Tuesday, May 20, 2008

Mango Drinks - A comparison of TVCs

To provide some base to the analysis, I'll briefly describe the fruit based beverages market in India- divided into 3 categories shown below.

I personally feel that the consumer does not differentiate between fruit drinks / nectars. Frooti, Maaza, Slice all fight for the same mindspace. The juice category (spearheaded by Real) however has clearly scooped a separate space for itself. If you are preparing the strategy for a product (marketing followed by communication strategy), you need to have an idea about the consumer's buying behaviour before deciding how to action communciation objectives. So here are two suppositions:

1. Beverages are low involvement products. In simpler words - They are low cost and I do not go through extensive information search prior to purchase.
2. There are few differences between the brands - in terms of features, taste, pricing etc

Hence, the brand choice is driven by habit rather than any sort of loyalty. (reference: Assael Consumer Behaviour)

Thus the communication objective is that through constant repetition I need to connect with the consumer (who passively receives such inputs). In simpler words - after all the hoochamoocha of marketing, as my consumer stands at at Kirana store, he/she should say "Bhaiya ek Frooti dena" before coming down to option2 or 3 (A similar scenario holds for modern retail outlets, where the consumer should pick up my brand over the other stacked products).

Now that we are thinking on the same platform, let us explore what such products require from TVCs. The framework used in this discussion is the Rossiter-Percy grid. I've summarized the grid recommendations here. (More details are available here). The grid splits ads across Level of Involvement and -ve/+ve reinforcement. Beverages are clearly benefit based products (As a contrast Harpic, Insurance, Clearasil would be -ve reinforcement). The Grid suggests that:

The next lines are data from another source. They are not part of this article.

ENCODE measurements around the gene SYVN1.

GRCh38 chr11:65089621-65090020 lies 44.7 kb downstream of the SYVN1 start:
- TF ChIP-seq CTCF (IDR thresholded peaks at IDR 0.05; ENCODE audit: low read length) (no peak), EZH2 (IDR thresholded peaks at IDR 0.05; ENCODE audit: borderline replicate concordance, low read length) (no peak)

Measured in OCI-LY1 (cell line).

Sell on emotions - try and trademark an emotion
Visuals on their own must do the selling (as contrasted with an informative narration)
Sparse Copy, Strong Slug Line
Celebrity Endorsements and/or humour works well here

Bless the Admakers for dovetailing the theory. Makes our analysis easier! Now lets indulge in the fun activity of nitpicking advertisements.

Maaza (view storyboard)

Maaza has continued to use Satish Shah Kaushik in their campaigns. The baseline is 'Bina Gutli Waala Aam' - claiming Maaza is as pure a version of mango as any other variety. They have used an obvious version of humour - a cheeky kid outsmarting an older person (usually handled by confectionery commercials like Candyman, Mentos). The visuals are below average - long footage for small narratives. At the end, the baseline clearly stands out - so Maaza earns points for that.

Slice (view ad)

They have used a fresh/unique baseline of 'Aamasutra' (a play on the word 'Kaamasutra'). This matches with the suggestion of trademarking an emotion - though I feel its a weak tagline for a mango drink. They have used Katrina in the ad - the first actress to endorse a juice brand. Visuals are again unique for a mango drink, but the excess white reminds me of Air Conditioner Ads!

Will Katrina help break away from the beverage clutter ?

Frooti (view storyboard, ad)